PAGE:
Statistical analysis of viscosity, electrical resistivity, and further glass melt properties
Alexander Fluegel, David A. Earl, Arun K. Varshneya, and Dolun Oksoy
New York State College of Ceramics at Alfred University
Alfred, New York 14802
Chapter 9 in: "High temperature glass melt property database for process modeling"; Eds.: Thomas P. Seward III and Terese Vascott; The American Ceramic Society, Westerville, Ohio, 2005, ISBN 1-57498-225-7 (announcement flyer, PDF, 180 kB)
The application of multiple regression techniques for glass property modeling is described. Multiple regression was applied for the development of models for the viscosity at log(viscosity/Pa*s) = 1.5 to 12.0 and for the high temperature electrical resistivity at T = 1000°C to 1400°C. The models are based on 150 composition-property data of commercial glasses, including low-expansion borosilicate, textile fiber type E, fiber wool, TV panel, container, and float glasses. The model errors were found to depend on the glass type and on the property measured. The best predictions were possible for soda lime container and float glass viscosities (error 1-8°C), and less accurate results were obtained for borosilicate and TV panel glass viscosities (error 2-30°C). High temperature electrical resistivities could be modeled with errors of log(resistivity/Ohm*cm) = 0.005-0.015 for container and float glasses, and log(resistivity/Ohm*cm) = 0.01-0.13 for borosilicate glasses. The models were evaluated in comparison to experimental data from the scientific literature. The influences of all glass components are discussed, and relations between the high temperature viscosity and electrical resistivity are examined. In Appendix (C) of this chapter initial modeling results for the water solubility and surface tension of glass melts are presented.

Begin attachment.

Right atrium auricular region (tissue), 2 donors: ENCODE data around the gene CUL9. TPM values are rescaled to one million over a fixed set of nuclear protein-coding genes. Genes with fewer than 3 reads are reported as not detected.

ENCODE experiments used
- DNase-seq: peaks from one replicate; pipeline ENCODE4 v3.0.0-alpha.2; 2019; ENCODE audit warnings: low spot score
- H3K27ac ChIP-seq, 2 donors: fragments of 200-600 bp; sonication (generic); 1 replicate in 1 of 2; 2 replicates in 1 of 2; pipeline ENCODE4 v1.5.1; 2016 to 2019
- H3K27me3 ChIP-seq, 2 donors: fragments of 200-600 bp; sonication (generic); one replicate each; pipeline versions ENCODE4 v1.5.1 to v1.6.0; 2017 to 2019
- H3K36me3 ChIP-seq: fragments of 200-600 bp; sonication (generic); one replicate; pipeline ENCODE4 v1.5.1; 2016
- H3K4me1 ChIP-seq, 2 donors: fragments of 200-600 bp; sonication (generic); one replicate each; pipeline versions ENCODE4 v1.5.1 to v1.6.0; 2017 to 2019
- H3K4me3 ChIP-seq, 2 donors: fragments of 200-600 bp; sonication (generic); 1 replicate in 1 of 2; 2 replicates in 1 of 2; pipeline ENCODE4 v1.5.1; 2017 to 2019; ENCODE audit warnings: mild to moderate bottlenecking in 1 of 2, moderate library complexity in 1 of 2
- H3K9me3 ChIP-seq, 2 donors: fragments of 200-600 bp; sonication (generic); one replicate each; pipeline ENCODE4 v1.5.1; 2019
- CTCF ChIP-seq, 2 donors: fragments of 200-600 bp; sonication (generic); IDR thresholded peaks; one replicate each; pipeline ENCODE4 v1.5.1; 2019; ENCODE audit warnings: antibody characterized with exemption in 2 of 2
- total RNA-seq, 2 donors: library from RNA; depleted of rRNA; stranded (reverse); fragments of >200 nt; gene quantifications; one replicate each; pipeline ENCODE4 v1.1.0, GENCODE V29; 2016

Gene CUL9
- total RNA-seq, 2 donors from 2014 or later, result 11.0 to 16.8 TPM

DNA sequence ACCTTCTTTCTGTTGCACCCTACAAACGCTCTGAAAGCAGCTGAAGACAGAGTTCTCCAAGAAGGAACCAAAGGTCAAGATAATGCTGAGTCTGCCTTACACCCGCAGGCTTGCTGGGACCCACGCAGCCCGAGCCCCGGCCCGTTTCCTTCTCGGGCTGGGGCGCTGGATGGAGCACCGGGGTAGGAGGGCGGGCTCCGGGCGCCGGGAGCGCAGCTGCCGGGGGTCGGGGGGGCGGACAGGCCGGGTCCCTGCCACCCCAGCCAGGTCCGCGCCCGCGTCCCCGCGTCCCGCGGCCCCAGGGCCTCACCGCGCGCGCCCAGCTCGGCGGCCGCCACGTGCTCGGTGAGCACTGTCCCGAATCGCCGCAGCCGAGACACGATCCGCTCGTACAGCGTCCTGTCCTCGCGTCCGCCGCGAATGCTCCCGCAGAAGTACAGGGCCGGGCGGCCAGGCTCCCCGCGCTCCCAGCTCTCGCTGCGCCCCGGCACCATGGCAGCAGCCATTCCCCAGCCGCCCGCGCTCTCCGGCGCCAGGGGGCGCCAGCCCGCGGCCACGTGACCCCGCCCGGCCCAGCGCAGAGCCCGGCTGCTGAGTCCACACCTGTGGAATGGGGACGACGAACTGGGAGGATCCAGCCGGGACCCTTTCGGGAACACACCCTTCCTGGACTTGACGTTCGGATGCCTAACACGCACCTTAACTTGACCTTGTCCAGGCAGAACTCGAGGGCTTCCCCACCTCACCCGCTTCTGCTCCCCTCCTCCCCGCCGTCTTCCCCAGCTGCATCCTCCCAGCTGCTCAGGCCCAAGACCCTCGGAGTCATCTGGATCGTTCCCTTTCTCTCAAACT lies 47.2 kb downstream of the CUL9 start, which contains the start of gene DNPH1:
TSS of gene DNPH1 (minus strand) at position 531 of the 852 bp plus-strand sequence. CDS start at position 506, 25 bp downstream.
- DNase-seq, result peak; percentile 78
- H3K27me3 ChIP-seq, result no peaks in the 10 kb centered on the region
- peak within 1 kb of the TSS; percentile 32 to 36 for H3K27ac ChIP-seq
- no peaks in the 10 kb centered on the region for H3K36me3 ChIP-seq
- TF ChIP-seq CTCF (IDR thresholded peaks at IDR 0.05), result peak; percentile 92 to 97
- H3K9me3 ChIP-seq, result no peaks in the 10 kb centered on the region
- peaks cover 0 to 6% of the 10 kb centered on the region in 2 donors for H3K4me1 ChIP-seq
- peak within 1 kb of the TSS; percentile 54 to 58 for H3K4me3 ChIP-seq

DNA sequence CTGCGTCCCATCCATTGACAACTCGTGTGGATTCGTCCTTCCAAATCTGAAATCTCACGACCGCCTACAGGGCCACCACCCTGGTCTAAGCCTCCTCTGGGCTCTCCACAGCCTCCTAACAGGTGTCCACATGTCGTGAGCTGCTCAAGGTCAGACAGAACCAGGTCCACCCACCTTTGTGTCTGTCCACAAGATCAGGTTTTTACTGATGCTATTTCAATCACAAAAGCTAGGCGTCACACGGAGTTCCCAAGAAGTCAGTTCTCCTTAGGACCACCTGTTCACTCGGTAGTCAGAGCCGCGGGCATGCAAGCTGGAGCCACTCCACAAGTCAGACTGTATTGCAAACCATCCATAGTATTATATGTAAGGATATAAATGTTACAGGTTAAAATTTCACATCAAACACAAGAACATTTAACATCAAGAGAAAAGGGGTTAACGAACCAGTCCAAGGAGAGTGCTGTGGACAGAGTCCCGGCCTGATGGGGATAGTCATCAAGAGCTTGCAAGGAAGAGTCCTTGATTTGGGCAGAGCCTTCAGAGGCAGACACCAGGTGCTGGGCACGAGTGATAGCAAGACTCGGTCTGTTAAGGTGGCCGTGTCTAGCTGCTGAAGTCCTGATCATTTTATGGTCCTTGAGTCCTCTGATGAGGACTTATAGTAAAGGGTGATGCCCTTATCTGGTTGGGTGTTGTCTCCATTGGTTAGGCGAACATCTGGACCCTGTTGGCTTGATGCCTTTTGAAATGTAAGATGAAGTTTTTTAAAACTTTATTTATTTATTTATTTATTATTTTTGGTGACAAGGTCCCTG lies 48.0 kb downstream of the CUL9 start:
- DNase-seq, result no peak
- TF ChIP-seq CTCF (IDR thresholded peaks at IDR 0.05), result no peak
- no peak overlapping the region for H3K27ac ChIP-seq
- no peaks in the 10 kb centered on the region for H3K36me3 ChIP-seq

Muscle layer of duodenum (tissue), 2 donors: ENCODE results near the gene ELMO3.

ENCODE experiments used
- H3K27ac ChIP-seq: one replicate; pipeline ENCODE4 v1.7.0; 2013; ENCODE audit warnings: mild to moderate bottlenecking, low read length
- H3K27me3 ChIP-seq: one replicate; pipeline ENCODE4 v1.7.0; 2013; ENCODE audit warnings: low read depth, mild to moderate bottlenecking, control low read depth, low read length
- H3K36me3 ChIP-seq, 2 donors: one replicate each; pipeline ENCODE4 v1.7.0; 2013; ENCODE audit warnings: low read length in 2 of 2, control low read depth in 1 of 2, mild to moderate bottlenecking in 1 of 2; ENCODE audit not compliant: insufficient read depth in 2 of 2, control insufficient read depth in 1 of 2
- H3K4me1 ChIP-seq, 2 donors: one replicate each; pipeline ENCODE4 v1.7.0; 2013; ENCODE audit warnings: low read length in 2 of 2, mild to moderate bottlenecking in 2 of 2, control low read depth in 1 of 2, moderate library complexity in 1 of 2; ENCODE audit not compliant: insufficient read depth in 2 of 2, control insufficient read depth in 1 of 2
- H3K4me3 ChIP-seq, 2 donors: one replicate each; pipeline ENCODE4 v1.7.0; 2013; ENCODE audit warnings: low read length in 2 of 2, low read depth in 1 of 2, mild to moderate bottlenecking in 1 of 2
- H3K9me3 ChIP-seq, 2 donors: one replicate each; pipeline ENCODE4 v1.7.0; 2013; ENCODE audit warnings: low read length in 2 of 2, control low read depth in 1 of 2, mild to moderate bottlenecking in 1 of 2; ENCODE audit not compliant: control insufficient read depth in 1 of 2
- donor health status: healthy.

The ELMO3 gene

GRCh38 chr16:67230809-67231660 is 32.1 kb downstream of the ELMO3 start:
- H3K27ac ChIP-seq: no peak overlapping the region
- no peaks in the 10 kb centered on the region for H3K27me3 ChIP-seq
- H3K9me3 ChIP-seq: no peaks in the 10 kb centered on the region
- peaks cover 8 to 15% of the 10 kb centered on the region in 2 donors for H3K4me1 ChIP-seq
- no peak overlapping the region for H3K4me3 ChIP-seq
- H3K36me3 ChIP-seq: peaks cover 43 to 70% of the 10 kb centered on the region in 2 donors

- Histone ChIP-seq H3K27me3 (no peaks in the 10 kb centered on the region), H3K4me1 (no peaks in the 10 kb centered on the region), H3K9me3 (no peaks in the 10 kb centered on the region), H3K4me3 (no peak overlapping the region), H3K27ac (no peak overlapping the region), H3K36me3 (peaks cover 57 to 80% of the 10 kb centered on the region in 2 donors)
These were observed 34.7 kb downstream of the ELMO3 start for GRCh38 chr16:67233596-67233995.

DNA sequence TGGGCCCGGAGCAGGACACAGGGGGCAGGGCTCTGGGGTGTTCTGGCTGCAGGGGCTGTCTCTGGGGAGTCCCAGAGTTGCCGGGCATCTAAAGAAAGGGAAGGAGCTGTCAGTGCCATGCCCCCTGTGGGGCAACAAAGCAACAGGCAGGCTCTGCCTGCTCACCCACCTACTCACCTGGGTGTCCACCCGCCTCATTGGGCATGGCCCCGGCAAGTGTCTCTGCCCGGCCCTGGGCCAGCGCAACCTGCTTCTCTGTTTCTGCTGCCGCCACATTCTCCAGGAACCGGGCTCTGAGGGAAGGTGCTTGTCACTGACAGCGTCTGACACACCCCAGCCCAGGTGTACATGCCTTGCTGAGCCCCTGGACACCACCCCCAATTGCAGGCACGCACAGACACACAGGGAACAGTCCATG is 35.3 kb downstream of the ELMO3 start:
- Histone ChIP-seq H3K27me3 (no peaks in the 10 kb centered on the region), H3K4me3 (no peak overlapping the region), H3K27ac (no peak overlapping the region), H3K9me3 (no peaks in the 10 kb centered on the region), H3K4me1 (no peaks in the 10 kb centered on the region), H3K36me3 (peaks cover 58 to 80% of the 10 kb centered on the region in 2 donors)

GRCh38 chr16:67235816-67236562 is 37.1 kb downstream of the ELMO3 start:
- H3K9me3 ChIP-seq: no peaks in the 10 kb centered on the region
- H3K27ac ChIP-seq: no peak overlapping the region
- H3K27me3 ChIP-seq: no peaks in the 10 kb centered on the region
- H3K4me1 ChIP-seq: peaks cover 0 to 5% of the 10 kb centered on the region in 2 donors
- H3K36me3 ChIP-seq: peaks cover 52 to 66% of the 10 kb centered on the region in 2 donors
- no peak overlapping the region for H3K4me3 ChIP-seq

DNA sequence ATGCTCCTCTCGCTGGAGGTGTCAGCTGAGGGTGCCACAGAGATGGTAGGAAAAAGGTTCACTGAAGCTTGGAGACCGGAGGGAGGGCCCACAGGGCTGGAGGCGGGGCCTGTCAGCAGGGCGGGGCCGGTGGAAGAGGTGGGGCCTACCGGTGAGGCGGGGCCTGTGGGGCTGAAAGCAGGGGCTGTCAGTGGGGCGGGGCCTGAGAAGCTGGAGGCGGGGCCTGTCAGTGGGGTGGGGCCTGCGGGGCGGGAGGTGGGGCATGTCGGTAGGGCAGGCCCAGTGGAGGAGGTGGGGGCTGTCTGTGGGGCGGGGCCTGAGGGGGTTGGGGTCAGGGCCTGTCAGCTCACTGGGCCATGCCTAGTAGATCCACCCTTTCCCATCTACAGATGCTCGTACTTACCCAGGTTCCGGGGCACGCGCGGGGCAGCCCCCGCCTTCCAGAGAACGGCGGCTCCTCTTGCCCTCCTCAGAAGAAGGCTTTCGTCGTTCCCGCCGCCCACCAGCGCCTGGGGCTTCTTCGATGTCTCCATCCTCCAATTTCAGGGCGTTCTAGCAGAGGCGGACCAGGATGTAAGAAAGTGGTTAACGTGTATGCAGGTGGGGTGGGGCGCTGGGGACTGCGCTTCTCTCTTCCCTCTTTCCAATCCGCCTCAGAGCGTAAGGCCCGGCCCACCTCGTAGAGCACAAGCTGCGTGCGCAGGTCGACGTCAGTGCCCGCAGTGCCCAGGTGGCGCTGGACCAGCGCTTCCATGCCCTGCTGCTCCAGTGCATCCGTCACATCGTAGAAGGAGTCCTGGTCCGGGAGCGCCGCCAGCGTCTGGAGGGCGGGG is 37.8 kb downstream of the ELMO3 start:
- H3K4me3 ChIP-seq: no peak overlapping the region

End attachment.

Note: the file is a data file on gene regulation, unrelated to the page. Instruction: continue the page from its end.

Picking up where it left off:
Database available for purchase from Wiley Publishers and Amazon.com.
Models* for the viscosity, electrical conductivity/resistivity, and water solubility can be downloaded here. Selected experimental data are online in a preliminary report (2003) to the US Department of Energy.
* The models derived from this database are only recommended for the viscosity of soda-lime glasses and the water solubility in glass melts. Otherwise, the global viscosity and electrical resistivity models are superior.